In today's mailbag, readers respond to recent H&HN Daily articles on health care disparities, the link between employee engagement and patient satisfaction and different strategies for improving Hospital Consumer Assessment of Healthcare Providers scores.
In response to a recent blog I wrote on the persistence of disparities in health care outcomes, Lauri Andress, managing partner of Andress & Associates and a health equity analyst at the Center to Eliminate Health Disparities at the University of Texas, writes:
"We need to determine what percentage of health inequities are due to health care disparities. Access to health care is not the only driving force in the creation of social and health inequities. So it is alarming that we see no changes in health disparities. But it is not surprising because while we make no progress on health care access we also make no progress on policies that drive the social determinants of health. We would have to do both to decrease health and social inequities."
Brandon Clark, service excellence senior manager at Banner Good Samaritan Medical Center in Phoenix, wrote in with his thoughts on my blog analyzing the different strategies hospitals are using to prepare for the inclusion of HCAHPS scores in Medicare's value-based purchasing payments next year:
"I appreciated the way you juxtaposed the "micro" level strategy of diagnosing and treating individual HCAHPS elements against the "macro" approach of changing the patient-orientation of an entire culture. I absolutely agree that the recruiting/hiring element must be a point of emphasis going forward, i.e. bringing in staff who are predisposed to provide a great patient experience, rather than trying to engrain something that isn't there to begin with. I believe that these high-level, innovative strategies are going to be true game changers for the organizations that "get it," while others are going to be quickly left behind."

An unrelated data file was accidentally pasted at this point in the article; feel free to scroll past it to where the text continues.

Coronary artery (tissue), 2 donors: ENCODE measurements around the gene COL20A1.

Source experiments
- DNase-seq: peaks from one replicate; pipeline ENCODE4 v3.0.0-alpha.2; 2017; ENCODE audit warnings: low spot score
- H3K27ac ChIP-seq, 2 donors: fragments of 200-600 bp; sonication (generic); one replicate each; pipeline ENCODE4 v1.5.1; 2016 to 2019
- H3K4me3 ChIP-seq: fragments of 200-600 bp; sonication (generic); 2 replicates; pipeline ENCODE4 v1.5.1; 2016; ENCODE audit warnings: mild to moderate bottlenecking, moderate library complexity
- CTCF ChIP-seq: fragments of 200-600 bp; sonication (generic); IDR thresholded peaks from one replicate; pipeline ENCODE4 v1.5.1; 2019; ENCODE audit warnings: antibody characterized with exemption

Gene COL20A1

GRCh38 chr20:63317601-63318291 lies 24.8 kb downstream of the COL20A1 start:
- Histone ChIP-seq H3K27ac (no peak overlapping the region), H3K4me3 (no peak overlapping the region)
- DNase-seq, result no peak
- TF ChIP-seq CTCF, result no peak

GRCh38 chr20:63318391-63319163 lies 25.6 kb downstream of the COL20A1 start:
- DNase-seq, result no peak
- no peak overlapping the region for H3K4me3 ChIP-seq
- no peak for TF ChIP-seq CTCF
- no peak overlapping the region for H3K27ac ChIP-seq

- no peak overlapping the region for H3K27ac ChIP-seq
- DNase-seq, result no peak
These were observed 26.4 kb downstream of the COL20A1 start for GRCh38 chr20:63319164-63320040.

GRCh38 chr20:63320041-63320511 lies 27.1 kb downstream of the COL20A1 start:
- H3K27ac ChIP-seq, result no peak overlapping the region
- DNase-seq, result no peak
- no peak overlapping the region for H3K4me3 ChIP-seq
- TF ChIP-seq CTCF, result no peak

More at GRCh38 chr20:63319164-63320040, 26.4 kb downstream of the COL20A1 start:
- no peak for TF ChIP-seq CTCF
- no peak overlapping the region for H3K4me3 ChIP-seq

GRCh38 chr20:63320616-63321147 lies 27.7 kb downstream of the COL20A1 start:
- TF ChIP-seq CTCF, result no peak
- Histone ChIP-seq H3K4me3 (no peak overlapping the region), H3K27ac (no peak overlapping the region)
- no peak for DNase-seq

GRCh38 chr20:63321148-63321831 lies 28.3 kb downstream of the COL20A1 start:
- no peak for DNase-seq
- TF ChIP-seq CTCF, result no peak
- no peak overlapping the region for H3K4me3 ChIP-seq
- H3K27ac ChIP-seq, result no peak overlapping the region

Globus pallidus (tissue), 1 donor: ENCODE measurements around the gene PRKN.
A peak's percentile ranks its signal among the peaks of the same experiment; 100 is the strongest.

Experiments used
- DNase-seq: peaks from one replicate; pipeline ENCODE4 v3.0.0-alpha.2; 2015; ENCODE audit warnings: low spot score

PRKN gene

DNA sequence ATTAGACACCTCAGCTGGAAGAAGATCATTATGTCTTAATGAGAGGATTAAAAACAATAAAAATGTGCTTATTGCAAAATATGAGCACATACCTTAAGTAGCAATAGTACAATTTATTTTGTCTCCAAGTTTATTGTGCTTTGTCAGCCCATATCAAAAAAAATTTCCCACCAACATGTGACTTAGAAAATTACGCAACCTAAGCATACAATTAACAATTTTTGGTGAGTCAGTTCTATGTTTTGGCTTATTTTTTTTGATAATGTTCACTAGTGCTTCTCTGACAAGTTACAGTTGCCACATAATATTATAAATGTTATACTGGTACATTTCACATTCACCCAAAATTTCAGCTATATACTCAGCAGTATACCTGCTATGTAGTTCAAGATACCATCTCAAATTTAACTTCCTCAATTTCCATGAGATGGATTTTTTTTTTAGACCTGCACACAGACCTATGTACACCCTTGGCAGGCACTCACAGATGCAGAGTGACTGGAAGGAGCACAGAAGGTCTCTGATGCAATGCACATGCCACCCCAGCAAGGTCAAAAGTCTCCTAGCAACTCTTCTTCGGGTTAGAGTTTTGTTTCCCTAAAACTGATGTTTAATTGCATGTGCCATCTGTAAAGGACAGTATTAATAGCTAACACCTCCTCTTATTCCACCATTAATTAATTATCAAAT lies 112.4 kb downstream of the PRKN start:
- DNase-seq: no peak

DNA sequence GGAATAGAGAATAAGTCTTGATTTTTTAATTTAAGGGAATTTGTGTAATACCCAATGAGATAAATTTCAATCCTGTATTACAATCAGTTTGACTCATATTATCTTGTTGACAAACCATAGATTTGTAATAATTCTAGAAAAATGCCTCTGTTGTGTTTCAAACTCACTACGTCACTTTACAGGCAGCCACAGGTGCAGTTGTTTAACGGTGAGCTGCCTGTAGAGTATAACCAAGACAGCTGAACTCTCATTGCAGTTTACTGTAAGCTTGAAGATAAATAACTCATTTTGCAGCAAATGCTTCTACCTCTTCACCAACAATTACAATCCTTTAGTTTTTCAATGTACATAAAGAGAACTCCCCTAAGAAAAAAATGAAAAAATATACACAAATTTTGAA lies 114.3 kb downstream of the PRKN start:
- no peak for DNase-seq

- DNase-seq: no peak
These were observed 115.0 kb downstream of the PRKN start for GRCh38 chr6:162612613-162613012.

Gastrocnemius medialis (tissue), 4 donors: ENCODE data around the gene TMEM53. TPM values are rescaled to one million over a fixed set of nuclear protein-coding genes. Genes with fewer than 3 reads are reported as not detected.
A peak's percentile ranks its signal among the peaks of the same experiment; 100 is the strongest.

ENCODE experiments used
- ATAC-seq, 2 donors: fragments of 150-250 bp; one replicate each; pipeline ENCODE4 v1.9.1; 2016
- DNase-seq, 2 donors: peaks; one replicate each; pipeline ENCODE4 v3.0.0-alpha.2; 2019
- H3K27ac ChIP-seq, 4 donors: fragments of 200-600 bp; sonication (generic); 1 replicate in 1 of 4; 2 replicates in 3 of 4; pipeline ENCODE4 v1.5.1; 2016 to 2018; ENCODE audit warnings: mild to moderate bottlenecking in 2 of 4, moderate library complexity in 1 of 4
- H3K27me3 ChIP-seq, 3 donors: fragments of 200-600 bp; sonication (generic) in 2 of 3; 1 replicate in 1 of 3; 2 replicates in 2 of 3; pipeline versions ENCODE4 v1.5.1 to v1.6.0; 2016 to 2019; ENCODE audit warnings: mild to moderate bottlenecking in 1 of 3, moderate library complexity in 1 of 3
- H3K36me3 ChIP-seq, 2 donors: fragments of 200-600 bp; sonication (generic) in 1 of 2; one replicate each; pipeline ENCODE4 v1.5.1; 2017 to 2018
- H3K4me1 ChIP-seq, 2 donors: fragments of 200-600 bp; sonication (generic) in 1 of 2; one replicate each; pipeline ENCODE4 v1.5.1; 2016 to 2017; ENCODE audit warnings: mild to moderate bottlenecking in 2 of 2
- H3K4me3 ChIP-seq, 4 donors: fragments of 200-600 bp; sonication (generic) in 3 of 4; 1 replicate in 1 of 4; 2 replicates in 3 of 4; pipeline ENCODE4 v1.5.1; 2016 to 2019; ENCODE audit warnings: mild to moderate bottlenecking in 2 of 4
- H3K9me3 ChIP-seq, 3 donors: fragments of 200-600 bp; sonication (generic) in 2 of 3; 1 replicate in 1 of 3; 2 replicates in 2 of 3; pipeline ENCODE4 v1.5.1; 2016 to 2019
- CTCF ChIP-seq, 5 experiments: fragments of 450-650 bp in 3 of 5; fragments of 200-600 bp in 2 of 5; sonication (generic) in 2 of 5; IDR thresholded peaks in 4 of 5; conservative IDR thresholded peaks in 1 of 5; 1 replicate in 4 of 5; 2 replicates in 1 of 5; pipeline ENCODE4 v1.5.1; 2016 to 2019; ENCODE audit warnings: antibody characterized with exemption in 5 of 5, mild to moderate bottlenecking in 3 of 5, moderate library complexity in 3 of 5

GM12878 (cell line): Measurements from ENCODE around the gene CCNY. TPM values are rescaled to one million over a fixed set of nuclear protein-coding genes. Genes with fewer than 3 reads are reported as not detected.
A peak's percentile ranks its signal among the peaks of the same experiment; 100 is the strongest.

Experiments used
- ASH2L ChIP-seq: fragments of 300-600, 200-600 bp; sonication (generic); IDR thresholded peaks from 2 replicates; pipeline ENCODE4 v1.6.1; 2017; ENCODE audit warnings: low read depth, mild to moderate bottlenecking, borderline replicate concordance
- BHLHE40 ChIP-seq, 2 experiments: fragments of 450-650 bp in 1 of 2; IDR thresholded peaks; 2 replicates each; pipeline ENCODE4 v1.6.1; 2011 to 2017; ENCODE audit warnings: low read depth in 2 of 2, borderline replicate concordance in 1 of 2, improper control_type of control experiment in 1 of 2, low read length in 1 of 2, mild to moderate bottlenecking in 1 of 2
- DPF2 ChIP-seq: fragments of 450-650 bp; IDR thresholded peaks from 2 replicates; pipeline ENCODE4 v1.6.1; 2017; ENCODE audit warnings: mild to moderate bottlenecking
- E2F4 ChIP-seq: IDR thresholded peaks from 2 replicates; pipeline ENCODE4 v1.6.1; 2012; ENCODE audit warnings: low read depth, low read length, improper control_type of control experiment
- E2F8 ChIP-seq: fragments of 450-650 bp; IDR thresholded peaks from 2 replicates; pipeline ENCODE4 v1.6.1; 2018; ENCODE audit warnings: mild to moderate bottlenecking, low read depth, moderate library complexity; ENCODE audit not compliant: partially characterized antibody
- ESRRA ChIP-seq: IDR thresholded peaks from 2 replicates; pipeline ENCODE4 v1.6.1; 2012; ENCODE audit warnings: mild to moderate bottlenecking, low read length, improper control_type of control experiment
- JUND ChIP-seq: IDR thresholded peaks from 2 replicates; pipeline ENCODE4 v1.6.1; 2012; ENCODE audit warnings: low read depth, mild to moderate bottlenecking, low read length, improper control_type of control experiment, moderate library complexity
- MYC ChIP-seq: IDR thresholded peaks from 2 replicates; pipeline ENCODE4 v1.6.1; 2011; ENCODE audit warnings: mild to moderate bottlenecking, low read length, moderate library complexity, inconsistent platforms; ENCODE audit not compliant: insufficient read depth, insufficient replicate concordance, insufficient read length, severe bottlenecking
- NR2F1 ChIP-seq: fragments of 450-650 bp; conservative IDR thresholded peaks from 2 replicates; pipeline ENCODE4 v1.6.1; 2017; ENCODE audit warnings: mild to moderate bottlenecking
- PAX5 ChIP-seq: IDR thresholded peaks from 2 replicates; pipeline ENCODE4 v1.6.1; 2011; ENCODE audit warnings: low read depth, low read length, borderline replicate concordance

And finally, Vicki Hess, R.N. an employee engagement expert, responded to a recent blog I wrote on the connection between employee satisfaction and morale and the patient experience:
"I work with healthcare organizations across the country on improving employee engagement and your hypothesis is absolutely true. The other great news is that improving engagement doesn't have to mean spending big bucks or spending lots of time. I routinely ask employees to share one or two things their manager has done to help with their engagement and they are remarkably simple. Some examples include "she filled me in on upcoming changes"; "provided encouraging feedback" and "challenging me." Leaders can use this appreciative inquiry format to get feedback from their frontline employees about what's working and then pass along the good news to the middle managers. Everyone benefits when the employees (and their managers) are engaged… most importantly, the patient."
Send your thoughts on recent H&HN Daily stories to firstname.lastname@example.org.